Marginal housing: substandard, insecure and increasingly normalised


by Jenny Smith, Chief Executive Officer, Council to Homeless Persons

This editorial originally appeared in the September 2018 edition of Parity: Marginal Housing: Where to From Here?

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Overwhelmingly, people resort to marginal housing for two reasons. Firstly, because they do not have the financial means to access suitable forms of housing, and secondly because sufficient affordable private rental or accessible social housing is not available.

The viability of marginal housing is only made possible by structural poverty.

The first of these reasons results from the inadequacy of Australia’s social security payments, and changes in our labour market. These labour market changes have created a growing population of people who are ‘working poor’ and who receive inadequate and/or irregular wages. The viability of marginal housing is only made possible by structural poverty.

The second of these reasons is due to the failure of the housing market to provide sufficient affordable housing and the failure of government policy to provide adequate levels of accessible social housing.

Essentially the demand for marginal housing exists because of the failure of government policy. Unfortunately, however, people living in substandard housing with insecure tenancies has become a normalised and embedded part of the Australian housing landscape.

Equally unfortunately, Specialist Homelessness Services (SHS) are forced to access marginal housing because much more often than not, they have nowhere else to refer people who are homeless or in housing crisis.

One symptom of this crisis is that more and more Australians are renting as the costs of home ownership escalate and for many, the great Australian dream of home ownership becomes increasingly unrealisable.

However, the fierce competition for the few affordable rentals that are available has meant that low-income households frequently miss out, as landlords tend to prefer those who earn more.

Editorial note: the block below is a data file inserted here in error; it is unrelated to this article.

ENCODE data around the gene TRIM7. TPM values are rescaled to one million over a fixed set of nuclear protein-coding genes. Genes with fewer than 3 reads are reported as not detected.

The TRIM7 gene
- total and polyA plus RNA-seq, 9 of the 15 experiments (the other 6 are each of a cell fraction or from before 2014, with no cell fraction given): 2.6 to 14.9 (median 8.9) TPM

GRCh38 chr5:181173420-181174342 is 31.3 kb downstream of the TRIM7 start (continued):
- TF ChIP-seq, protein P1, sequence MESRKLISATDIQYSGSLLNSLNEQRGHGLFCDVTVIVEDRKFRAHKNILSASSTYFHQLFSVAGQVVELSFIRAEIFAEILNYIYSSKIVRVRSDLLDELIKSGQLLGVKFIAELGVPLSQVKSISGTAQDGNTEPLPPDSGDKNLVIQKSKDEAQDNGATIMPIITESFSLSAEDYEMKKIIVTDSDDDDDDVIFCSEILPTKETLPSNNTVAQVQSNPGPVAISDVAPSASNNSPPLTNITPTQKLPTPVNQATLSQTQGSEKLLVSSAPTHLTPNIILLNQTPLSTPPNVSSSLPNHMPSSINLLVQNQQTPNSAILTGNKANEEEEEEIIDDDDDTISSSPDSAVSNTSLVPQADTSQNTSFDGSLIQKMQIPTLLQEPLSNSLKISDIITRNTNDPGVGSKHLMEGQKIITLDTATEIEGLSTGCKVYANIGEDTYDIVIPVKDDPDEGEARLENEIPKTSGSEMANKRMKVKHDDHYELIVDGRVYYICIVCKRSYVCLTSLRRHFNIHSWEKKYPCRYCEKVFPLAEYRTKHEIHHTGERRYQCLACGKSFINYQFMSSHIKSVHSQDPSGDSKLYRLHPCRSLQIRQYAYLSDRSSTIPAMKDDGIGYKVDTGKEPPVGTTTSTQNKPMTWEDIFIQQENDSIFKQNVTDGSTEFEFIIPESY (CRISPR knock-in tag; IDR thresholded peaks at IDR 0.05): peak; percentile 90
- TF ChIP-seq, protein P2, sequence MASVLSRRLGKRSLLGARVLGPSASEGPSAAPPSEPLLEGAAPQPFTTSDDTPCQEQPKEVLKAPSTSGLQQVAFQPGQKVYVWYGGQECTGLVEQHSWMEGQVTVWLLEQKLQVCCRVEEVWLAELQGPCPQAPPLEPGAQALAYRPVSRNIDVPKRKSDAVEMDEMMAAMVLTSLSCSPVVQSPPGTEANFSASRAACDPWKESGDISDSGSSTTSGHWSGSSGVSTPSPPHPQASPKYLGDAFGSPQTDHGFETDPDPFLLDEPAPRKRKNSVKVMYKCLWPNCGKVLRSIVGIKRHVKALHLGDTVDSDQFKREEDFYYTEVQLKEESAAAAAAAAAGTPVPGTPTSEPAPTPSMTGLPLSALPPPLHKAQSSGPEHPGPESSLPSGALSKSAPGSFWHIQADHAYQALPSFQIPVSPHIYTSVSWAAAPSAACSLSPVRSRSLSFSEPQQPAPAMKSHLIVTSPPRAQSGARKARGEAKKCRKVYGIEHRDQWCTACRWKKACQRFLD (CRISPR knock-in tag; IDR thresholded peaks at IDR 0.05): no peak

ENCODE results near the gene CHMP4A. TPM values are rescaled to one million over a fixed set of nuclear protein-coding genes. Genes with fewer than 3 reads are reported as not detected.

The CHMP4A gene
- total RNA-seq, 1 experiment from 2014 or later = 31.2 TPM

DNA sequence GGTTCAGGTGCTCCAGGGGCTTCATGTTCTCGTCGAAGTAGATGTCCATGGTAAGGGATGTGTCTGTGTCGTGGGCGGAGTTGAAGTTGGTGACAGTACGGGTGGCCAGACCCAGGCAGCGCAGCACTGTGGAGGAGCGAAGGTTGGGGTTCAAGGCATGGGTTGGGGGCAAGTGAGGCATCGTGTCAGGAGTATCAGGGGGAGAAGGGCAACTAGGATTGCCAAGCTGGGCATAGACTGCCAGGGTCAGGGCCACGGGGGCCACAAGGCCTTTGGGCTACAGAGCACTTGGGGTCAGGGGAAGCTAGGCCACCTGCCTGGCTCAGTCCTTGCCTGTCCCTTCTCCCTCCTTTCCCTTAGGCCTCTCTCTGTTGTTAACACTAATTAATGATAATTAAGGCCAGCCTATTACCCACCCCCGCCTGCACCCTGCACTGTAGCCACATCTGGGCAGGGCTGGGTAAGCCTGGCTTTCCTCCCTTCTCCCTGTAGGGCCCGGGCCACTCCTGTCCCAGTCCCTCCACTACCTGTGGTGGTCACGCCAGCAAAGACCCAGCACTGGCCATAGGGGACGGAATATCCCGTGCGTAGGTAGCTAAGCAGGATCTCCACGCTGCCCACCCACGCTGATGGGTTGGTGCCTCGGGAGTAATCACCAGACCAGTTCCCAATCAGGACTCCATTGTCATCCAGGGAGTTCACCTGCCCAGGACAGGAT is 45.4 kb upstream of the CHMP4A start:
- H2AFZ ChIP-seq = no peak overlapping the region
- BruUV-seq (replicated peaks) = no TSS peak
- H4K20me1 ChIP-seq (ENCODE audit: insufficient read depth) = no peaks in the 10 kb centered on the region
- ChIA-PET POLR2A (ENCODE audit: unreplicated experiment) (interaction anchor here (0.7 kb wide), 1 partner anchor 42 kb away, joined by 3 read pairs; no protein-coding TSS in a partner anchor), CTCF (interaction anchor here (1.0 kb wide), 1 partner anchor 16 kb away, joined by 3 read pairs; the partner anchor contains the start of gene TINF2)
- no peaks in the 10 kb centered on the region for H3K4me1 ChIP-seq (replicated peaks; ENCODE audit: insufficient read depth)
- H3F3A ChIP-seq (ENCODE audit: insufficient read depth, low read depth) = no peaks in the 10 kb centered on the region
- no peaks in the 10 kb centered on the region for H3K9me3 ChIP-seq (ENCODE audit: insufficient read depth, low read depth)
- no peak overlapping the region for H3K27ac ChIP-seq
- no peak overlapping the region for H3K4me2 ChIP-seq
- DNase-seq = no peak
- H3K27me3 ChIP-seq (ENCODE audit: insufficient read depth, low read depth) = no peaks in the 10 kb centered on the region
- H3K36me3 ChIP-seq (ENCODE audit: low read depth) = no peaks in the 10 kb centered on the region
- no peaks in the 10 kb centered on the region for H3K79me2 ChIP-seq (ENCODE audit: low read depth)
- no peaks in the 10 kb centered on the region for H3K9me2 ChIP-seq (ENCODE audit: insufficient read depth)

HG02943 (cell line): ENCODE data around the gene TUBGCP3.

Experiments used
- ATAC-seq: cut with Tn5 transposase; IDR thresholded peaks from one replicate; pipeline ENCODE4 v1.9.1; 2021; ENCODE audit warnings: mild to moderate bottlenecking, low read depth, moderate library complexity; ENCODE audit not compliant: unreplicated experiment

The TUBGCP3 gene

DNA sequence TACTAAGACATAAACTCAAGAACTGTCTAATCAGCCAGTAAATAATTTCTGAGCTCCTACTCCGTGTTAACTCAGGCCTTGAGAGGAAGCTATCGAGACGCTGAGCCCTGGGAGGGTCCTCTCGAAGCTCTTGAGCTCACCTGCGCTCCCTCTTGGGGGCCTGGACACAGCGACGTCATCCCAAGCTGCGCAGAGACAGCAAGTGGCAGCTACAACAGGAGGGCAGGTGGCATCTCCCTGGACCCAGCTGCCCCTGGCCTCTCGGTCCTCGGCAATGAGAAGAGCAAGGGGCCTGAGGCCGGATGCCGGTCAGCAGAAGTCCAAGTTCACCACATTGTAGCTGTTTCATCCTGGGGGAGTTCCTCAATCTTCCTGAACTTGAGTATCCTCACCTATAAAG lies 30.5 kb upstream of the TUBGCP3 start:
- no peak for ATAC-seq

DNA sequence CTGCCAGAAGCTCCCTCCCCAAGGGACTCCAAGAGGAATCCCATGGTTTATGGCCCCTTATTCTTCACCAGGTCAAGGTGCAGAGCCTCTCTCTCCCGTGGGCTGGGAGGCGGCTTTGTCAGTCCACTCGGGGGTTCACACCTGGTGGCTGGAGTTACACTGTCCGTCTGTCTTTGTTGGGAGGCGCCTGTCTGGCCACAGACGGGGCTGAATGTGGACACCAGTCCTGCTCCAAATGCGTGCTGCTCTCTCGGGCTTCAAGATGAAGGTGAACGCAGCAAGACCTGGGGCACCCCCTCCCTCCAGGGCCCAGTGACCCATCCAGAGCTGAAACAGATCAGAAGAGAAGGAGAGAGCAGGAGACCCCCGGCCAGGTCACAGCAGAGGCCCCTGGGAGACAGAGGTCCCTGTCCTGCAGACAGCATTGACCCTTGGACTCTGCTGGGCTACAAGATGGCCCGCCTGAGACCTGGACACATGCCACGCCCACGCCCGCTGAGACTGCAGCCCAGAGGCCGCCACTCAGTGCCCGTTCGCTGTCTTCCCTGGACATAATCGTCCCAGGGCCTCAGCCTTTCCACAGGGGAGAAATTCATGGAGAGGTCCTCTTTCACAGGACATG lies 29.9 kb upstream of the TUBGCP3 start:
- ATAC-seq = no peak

The net result is that those with the least resources are excluded and forced into homelessness and/or marginal housing. A perfect storm of increasing demand and limited affordable housing supply has fuelled the growth of sub-market housing – a mix of marginal options that range from people renting out garages or sheds, to the growth of bed rentals where people rent a bed in a shared room; to rooming houses and caravan parks.

We know that many people often cycle in and out of these marginal housing options, and when all else fails, resort to street homelessness or couch surfing.

The Council to Homeless Persons has long argued that fixing the problem of marginal housing requires a multi- pronged approach. This includes implementing policies that increase the supply of affordable housing and ensuring that there are stronger tenancy protections, including minimum standards – such as those recently introduced in Victoria.

Regulation in relation to marginal housing is needed to enable the prosecution of people who operate unregistered illegal rooming houses, as well as action by government to enforce compliance with existing regulations and standards.

Similarly, outreach legal support is required, to enable tenants in all forms of housing to exercise their rights without fear of retribution and further exclusion.

The recent and much-welcomed changes to the Victorian Residential Tenancies Act will go a long way to redressing the power imbalance between landlords and renters, and to providing greater security of tenure for renters.

When finalised and implemented, the establishment of a set of minimum standards for rental properties has the potential to prevent some of the worst excesses in marginal housing.

Finally, while making private rental fairer and more equitable is part of the solution to marginal housing, the larger housing crisis, of which the demand for marginal housing is an important consequence, can only be addressed through the commitment by all governments to the provision of much greater levels of social housing.

 

This editorial originally appeared in the September 2018 edition of Parity: Marginal Housing: Where to From Here?

Subscribe or log in to read the full edition